Amnesty International response to death of Gerry McKerr, one of the Hooded Men

Gerry McKerr, centre, pictured with other Hooded men and campaigners at an Amnesty International event in Belfast, December 2014

Amnesty International is deeply saddened at news of the death of Gerry McKerr, announced today. 

Gerry McKerr was one of the fourteen Hooded Men, interned and tortured by the security forces in Northern Ireland in 1971. 

Gerry McKerr took part in Amnesty International events in Dublin and Belfast in December 2014 as part of the campaign to have the Ireland v UK case reopened by the European Court of Human Rights. That month the Irish Government announced that it would request a revisiting of the 1978 decision by the Strasbourg court after new evidence emerged suggesting that the UK had withheld vital evidence. 

Colm O'Gorman, Executive Director of Amnesty International Ireland, said:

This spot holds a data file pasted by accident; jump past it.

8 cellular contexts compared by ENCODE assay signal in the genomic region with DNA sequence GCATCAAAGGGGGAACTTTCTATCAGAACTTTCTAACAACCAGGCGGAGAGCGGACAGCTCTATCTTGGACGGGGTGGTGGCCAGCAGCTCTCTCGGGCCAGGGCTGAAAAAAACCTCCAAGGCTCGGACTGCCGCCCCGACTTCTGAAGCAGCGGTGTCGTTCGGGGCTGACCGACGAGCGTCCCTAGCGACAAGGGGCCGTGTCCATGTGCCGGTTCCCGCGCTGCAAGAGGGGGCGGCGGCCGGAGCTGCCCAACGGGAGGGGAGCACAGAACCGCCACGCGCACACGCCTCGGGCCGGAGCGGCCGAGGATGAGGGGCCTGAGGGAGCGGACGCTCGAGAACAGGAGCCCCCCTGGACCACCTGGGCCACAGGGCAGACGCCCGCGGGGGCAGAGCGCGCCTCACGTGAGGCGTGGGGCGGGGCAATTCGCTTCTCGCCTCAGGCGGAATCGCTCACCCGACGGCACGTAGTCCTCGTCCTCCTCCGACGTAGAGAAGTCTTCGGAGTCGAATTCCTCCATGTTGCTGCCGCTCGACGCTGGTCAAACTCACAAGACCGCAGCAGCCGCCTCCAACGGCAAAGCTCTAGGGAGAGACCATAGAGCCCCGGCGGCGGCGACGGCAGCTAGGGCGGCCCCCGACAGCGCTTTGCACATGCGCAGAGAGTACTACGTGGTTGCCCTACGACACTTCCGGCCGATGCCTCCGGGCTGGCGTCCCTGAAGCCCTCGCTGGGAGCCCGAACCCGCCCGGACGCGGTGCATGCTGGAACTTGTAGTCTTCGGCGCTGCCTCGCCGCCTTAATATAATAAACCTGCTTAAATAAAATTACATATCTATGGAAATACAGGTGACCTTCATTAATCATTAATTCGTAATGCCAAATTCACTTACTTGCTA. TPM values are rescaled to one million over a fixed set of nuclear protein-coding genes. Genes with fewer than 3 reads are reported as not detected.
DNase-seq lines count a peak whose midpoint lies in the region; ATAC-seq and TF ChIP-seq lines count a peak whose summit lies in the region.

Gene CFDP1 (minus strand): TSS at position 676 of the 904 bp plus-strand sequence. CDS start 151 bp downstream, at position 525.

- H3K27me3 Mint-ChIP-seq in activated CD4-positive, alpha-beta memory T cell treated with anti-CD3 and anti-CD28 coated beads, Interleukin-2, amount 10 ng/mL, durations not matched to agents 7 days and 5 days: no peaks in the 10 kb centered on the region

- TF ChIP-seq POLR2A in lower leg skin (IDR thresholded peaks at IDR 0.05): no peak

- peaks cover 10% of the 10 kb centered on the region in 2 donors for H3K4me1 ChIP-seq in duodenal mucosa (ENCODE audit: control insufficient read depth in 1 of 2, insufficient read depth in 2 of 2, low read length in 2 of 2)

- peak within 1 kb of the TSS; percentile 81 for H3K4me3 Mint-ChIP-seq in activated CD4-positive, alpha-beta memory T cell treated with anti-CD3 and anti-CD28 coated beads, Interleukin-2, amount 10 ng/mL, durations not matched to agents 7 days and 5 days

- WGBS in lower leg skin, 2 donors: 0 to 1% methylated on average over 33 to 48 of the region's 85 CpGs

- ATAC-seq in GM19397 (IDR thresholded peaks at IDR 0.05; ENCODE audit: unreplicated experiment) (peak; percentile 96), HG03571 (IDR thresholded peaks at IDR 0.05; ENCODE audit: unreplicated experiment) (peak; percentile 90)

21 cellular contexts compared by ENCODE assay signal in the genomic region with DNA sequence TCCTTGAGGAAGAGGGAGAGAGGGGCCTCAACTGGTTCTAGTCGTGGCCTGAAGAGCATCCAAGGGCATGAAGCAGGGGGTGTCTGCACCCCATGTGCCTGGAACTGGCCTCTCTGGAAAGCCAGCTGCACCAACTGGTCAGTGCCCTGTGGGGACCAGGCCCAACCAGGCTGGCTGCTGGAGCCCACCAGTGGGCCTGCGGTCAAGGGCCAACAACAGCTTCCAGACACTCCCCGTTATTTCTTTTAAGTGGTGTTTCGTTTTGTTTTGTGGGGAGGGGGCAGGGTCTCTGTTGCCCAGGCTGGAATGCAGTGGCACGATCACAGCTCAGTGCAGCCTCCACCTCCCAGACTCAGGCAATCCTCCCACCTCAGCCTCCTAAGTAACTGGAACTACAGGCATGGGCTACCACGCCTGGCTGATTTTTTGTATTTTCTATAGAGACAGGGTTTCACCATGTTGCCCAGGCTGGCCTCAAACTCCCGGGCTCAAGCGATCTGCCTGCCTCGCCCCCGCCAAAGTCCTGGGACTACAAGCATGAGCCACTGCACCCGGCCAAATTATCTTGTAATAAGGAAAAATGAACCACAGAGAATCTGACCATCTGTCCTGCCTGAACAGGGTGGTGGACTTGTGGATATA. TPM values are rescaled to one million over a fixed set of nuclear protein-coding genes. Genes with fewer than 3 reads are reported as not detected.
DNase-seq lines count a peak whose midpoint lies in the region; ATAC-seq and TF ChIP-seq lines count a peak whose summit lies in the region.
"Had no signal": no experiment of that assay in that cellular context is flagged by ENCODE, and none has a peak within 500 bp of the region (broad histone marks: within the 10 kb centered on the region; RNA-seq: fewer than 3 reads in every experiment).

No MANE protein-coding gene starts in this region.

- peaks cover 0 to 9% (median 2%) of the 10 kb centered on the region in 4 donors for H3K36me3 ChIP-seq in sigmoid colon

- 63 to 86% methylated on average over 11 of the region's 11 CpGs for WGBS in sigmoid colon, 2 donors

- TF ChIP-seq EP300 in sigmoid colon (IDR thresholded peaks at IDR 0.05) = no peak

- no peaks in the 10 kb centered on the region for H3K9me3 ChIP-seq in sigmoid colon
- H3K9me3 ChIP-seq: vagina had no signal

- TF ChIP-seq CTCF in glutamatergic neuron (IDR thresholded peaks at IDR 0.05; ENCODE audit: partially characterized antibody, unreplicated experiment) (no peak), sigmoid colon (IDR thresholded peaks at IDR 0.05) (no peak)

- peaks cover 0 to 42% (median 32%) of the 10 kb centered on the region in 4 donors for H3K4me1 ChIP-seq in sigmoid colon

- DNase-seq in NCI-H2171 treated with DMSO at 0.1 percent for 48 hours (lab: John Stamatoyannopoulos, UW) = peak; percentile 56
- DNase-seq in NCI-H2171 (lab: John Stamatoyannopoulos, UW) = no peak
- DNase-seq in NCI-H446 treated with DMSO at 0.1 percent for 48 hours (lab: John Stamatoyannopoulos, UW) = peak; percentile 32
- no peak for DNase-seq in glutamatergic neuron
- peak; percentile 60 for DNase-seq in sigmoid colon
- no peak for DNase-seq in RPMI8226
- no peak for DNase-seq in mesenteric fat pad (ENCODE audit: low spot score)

“Amnesty International expresses its deepest sympathies to the family and friends of Gerry McKerr. 

“Over forty years ago Gerry McKerr suffered torture at the hands of UK security forces. 

“But, rather than be bowed, alongside the other Hooded Men, he became a tireless campaigner for justice and never gave up, right to his dying day.” 

Patrick Corrigan, Northern Ireland Programme Director of Amnesty International, said: 

“One of Gerry McKerr's greatest regrets was that the flawed judgment in the Hooded Men case was used to pave the way for the torture of other prisoners around the world. 

“While Gerry did not live to see justice, he did glimpse it on the horizon. 

“We trust that, in due course, the European Court will vindicate the efforts of Gerry and the others to take a stand against state-sanctioned torture.” 

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